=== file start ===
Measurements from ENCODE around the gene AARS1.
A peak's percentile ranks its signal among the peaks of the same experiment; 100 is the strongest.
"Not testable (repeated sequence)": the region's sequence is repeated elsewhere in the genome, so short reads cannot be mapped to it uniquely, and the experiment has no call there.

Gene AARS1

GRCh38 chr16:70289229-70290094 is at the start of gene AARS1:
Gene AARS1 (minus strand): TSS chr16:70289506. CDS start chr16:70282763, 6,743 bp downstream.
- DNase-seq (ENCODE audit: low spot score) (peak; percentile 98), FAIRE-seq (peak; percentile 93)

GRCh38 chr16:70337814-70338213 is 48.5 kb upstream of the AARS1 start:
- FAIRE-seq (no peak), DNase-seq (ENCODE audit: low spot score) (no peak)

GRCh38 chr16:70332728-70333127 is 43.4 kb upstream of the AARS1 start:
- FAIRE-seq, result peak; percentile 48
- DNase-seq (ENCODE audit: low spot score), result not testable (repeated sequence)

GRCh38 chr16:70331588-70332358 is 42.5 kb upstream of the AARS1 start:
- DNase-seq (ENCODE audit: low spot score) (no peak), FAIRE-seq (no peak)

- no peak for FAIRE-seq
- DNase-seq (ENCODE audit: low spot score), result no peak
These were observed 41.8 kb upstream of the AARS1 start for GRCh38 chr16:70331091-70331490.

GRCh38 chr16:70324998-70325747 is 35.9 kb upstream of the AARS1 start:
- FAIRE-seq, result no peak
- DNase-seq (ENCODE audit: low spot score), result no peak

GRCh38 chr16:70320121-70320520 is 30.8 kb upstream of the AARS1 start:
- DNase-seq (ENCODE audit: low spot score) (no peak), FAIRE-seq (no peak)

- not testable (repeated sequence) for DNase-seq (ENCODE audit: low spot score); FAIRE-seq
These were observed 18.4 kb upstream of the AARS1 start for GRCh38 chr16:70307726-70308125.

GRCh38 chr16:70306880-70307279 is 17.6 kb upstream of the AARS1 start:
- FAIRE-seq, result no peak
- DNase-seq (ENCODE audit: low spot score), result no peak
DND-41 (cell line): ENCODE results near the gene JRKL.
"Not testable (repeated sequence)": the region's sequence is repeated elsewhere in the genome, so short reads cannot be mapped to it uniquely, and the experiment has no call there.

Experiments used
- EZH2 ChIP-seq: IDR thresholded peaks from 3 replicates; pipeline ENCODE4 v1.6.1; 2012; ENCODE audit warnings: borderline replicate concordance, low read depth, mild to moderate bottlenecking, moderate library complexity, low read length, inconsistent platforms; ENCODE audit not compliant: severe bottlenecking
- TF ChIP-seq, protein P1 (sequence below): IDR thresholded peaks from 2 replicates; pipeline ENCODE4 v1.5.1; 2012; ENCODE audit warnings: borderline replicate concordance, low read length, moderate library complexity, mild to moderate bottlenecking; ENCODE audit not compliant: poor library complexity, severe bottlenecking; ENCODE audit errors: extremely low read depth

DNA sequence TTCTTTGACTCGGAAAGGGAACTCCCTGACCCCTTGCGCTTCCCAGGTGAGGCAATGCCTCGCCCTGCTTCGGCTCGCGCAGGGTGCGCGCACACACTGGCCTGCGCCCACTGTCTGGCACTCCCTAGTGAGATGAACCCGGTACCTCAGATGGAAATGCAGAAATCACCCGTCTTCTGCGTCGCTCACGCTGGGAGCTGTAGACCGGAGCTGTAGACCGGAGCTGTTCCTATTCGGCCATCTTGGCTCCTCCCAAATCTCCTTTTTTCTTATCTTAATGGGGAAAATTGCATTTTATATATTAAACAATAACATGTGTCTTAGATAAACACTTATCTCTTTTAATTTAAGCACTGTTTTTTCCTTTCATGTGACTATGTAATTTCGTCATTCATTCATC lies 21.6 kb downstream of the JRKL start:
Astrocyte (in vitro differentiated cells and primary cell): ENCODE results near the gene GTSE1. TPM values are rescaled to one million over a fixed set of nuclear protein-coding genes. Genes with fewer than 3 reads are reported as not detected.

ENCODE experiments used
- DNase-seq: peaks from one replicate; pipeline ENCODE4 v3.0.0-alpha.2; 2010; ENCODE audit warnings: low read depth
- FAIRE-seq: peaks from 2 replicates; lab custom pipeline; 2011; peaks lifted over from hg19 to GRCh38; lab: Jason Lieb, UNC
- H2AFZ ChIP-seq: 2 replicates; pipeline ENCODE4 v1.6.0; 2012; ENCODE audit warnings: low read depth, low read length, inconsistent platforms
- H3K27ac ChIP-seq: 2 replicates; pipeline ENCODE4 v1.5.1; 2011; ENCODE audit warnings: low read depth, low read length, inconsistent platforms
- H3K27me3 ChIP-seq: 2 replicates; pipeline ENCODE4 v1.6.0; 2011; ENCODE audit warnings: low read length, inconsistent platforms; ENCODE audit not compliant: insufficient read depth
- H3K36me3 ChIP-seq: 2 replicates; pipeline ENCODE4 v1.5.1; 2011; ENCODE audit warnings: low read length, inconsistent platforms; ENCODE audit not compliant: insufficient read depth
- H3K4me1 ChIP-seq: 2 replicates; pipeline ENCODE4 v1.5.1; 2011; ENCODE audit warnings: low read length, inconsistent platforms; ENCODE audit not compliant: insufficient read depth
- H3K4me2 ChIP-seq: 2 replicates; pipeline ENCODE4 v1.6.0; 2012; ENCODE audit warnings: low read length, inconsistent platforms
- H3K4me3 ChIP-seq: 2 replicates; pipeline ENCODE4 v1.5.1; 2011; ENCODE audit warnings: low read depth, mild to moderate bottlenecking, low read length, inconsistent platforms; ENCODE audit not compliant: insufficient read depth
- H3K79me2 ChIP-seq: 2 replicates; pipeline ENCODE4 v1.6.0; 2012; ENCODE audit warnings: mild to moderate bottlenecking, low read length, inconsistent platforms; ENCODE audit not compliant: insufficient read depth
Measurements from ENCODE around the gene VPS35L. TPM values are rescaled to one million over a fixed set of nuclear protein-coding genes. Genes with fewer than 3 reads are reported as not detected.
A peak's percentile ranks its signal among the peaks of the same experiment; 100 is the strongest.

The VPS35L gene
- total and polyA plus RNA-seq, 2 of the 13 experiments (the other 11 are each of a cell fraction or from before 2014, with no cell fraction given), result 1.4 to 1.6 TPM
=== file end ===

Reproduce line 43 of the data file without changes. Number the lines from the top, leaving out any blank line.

- H3K4me2 ChIP-seq: 2 replicates; pipeline ENCODE4 v1.6.0; 2012; ENCODE audit warnings: low read length, inconsistent platforms